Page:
Every week I look forward to visiting restaurants to spend a few hours quietly reading menus in a corner. A drizzly night invited me to call my family out on their new-found love for Korean Cuisine, and eat at a tiny kitchen in Kalyan Nagar.
As we sit down to a meal at Thran, we find a curious menu written half in Korean and half in English that plays out a variety of soups, stews and bowls put together to compliment the cosy, 30 seater space. When it comes to the menu, we are noticeably divided over our long standing loyalties and knowledge of the cuisine. Yet as most family meals demand a consensus, we struggle to agree on at least three dishes, that allow us to share a meal together. After a half hour, a pleasant waiter assigned to us, takes charge and begins to instruct us in the nuances of the cuisine. In retrospect his wise counsel quickly ended the feud with a mix of classic favourites and equally satisfying doggie bags to take back home. The menu also offers a limited selection of wine sold by bottle or glass.
As the conversation begins to revolve around daily routines, jobs, bosses and food, our meal begins and we are plied with side dishes known as Banchan (반찬), a loveable tradition of small bowls and plates at Korean restaurants. Kimchi (김치), a traditional dish of fermented cabbage, and spices. Bindaetteok (빈대떡), made from mung beans, a crisp and savoury pancake, served with dipping sauce. Sigeumchi Namul (시금치 나물 반찬), a cold spinach salad seasoned with onions, garlic, sesame seeds and soy sauce. The bowls are replenished and we get more of everything we ask for, like steamed egg rolls, pickled cucumber, plumped up bean sprouts.
Keeping our chopsticks elegant we nibble, knowing Maangchi, the quirky, much loved cook on YouTube would be very pleased.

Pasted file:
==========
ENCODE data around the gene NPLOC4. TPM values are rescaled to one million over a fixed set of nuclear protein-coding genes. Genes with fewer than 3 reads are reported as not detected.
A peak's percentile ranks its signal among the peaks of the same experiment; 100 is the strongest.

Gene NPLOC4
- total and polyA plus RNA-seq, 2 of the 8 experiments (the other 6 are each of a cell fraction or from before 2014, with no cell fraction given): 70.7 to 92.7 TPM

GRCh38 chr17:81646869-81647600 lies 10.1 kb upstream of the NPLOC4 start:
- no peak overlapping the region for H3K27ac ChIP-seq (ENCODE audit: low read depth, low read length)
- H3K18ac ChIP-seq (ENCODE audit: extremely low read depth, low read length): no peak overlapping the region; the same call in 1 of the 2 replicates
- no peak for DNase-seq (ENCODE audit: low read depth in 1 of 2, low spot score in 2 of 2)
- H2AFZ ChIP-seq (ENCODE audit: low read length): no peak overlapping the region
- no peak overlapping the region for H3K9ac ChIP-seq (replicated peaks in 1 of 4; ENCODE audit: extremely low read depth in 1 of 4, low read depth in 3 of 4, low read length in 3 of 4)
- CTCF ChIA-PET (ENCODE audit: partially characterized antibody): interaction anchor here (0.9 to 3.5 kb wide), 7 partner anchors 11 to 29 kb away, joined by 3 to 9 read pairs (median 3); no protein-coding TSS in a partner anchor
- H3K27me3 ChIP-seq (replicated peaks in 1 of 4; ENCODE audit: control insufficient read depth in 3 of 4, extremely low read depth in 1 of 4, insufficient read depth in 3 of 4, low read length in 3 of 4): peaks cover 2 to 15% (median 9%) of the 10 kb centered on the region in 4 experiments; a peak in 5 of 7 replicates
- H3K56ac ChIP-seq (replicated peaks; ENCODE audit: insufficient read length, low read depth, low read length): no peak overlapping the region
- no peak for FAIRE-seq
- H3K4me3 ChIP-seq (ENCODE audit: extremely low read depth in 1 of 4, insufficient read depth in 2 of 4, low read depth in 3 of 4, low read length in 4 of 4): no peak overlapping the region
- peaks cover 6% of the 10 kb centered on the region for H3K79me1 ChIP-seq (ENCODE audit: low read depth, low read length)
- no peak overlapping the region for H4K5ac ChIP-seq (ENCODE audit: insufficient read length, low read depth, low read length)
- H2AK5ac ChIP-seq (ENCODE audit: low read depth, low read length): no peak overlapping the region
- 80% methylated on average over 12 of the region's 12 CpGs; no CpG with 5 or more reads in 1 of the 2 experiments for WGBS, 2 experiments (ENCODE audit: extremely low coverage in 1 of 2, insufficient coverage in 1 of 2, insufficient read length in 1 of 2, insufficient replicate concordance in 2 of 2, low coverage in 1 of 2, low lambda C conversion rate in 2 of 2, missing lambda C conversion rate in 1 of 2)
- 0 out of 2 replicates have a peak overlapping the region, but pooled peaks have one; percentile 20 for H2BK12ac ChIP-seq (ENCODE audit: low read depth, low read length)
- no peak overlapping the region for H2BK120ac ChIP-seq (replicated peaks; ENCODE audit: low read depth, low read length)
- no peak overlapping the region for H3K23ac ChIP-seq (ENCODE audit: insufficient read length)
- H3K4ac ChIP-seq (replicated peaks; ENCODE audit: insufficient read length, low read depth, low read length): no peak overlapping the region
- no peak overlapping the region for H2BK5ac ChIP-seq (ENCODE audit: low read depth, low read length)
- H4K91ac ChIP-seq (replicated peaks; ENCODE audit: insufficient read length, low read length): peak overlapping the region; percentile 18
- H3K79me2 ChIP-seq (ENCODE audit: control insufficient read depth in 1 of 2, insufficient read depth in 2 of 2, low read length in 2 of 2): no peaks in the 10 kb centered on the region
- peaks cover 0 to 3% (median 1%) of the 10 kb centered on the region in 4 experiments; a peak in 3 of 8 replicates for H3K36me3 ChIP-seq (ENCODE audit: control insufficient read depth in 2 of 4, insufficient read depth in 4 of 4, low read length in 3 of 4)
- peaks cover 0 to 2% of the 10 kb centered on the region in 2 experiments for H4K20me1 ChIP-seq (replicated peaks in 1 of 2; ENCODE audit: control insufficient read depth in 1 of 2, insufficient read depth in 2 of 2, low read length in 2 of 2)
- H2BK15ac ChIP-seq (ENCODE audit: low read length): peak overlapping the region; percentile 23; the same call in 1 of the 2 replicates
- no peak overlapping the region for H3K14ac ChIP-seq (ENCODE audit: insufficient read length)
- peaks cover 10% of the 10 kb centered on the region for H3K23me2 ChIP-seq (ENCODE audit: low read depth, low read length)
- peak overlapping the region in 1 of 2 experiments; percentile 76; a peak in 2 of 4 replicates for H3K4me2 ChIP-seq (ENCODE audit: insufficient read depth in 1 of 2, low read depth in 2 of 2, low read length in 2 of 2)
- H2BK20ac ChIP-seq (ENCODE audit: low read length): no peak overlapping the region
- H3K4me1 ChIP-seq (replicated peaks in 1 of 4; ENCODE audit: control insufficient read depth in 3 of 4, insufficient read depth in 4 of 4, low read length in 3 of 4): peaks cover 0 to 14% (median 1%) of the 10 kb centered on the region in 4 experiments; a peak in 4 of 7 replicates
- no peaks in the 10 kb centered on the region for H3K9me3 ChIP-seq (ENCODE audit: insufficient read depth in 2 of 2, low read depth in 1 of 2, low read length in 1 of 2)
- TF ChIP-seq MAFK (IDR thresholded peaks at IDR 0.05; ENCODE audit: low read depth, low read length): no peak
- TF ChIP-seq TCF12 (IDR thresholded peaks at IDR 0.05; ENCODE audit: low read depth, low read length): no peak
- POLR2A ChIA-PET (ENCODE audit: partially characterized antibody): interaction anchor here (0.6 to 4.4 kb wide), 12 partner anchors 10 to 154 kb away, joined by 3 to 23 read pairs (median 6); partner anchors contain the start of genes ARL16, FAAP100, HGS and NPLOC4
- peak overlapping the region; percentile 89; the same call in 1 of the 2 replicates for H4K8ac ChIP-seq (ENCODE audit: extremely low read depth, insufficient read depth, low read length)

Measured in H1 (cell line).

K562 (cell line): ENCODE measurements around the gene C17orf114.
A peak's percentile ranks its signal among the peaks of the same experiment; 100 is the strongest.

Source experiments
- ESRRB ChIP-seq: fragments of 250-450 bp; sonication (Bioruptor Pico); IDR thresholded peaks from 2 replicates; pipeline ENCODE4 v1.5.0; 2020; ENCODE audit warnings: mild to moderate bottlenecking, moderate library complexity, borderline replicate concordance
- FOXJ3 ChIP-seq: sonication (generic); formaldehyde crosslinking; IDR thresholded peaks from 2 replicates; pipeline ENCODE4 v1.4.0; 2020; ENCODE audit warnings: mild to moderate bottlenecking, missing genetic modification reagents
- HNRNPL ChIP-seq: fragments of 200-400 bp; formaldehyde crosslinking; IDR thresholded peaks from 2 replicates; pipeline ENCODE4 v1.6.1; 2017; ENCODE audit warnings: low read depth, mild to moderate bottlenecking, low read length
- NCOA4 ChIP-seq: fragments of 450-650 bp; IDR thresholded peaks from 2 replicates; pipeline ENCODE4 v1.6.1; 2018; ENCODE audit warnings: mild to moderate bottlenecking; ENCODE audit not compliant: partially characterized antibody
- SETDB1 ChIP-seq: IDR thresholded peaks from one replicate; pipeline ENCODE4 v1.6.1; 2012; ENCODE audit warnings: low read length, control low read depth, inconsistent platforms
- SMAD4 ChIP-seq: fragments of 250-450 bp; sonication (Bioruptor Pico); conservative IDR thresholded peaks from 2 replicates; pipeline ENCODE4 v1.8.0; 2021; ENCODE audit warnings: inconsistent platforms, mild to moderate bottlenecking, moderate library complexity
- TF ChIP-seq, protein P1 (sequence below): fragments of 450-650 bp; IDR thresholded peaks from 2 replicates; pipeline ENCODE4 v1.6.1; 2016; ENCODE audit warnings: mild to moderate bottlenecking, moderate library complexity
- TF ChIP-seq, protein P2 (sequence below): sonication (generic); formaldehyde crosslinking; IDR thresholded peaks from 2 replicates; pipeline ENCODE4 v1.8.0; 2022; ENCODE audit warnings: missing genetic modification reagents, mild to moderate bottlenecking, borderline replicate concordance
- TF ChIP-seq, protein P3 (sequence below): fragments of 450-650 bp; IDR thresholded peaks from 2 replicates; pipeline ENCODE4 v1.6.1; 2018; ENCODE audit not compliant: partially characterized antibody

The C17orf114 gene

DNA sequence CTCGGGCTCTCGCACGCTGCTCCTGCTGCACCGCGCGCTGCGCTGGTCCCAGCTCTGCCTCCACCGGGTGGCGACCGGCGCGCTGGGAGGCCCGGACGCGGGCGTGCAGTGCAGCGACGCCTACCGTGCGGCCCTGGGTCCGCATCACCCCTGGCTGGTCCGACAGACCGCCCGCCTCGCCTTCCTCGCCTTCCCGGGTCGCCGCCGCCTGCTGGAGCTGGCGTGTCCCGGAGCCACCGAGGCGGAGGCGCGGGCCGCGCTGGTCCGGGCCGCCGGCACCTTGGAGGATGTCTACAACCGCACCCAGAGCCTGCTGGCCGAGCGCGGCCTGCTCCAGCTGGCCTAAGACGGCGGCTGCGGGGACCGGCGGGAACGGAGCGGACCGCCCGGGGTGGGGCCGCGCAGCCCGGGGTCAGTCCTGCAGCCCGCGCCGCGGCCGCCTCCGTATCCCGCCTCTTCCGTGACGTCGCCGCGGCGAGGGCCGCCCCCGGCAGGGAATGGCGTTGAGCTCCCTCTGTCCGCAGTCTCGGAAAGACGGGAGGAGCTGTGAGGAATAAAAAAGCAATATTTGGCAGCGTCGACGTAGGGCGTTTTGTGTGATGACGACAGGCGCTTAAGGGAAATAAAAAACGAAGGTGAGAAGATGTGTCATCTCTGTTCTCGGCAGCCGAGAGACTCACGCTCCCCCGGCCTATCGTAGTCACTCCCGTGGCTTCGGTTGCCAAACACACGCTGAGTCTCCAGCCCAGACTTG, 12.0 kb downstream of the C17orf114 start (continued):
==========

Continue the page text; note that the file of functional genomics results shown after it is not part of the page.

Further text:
Our main course includes homely classics from the cuisine like Bulgogi (불고기), thinly sliced meat and vegetables, stir-fried served with sticky rice. Gimbap (김밥), resembles sushi but made with sautéed vegetables, ground beef or chicken sausage, sweet pickled radish and rice, rolled and tightly wrapped in a sheet of gim or seaweed, and sliced into bite-sized circles.
Bibimbap (비빔밥), a simple salad of mixed vegetables and beef, arranged on a serving of rice, seasoned with sesame oil and a dollop of Gochujang((고추장) served in a bowl, cold.
Dol Sot Bibimbap (돌솥 비빔밥), a colourful bowl of shredded vegetables like carrots, shiitake mushrooms, zucchini, bean sprouts arranged clockwise complete with a potion of beef, pork or chicken, topped with a fried egg, and a sprinkle of sesame seeds. The meal ends with crisp slices of watermelon and chilled cups of cinnamon tea.
What we loved?
Despite, being partial to the lure of bold, flavourful spices and thinly sliced meat marinated in Gochu-jang, the restaurant itself is frequented by young diners with a frenzied wait of a half an hour on weekends. In conclusion, the homely menu at Thran does not disappoint and leaves one oddly nourished at a restaurant. The meals are wholesome, generous and authentic in flavour, a great introduction to Korean Cuisine to the locals.
How to Get There
Where: 507, Ground Floor, 4th Cross, 2nd Block, CMR Road, HRBR Layout, Kalyan Nagar, Bangalore
Contact: 080 42050685 +91 9880800874
Timings: Sunday Closed | Mon – Sat 12 Noon to 3 PM, 6 PM to 10 PM
Cost: ₹1200 for two people (VAT & service charges extra)